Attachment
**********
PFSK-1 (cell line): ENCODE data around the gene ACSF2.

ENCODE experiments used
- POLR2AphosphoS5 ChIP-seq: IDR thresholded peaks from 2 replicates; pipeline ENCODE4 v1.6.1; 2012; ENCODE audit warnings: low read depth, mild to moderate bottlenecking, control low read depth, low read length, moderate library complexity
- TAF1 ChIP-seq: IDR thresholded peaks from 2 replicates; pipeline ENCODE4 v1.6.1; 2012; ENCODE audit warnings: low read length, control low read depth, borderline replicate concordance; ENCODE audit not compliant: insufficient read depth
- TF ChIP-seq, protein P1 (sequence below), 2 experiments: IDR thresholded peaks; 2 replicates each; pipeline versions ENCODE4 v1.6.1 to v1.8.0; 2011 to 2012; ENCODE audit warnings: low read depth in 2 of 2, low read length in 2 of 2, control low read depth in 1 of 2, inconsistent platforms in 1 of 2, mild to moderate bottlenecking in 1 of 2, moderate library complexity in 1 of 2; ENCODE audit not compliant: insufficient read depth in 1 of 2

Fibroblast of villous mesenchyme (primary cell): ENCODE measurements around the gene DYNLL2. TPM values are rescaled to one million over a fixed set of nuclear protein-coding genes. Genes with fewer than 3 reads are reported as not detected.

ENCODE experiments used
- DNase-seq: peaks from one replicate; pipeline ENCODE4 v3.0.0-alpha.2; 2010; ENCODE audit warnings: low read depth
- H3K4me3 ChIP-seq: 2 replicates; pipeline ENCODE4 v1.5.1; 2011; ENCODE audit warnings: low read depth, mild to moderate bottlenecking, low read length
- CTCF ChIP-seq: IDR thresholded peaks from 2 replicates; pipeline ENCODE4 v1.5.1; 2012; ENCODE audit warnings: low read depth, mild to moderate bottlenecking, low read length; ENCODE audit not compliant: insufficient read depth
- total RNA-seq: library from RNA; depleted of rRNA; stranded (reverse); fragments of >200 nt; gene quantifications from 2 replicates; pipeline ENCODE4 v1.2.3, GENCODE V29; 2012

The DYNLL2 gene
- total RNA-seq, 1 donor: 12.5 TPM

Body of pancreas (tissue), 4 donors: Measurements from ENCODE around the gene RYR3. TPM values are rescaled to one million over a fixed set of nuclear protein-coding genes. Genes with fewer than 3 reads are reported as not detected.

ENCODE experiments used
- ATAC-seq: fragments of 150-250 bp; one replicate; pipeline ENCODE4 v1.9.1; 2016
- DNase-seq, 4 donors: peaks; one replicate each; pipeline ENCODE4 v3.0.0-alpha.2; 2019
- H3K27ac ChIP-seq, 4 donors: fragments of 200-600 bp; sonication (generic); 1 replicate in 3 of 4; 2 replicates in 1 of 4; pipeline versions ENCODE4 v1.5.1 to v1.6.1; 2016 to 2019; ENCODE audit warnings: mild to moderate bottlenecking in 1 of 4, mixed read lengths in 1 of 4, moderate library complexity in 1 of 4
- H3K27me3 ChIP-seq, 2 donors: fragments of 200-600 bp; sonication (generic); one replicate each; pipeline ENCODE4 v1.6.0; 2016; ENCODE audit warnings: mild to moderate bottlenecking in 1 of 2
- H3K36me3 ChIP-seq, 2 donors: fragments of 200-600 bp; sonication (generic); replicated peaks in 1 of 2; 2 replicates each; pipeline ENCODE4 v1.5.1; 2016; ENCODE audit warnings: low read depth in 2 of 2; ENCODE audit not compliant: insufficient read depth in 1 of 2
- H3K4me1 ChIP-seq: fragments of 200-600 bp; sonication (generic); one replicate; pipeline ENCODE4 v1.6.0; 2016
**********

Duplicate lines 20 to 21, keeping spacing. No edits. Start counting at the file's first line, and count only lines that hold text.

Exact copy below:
- H3K36me3 ChIP-seq, 2 donors: fragments of 200-600 bp; sonication (generic); replicated peaks in 1 of 2; 2 replicates each; pipeline ENCODE4 v1.5.1; 2016; ENCODE audit warnings: low read depth in 2 of 2; ENCODE audit not compliant: insufficient read depth in 1 of 2
- H3K4me1 ChIP-seq: fragments of 200-600 bp; sonication (generic); one replicate; pipeline ENCODE4 v1.6.0; 2016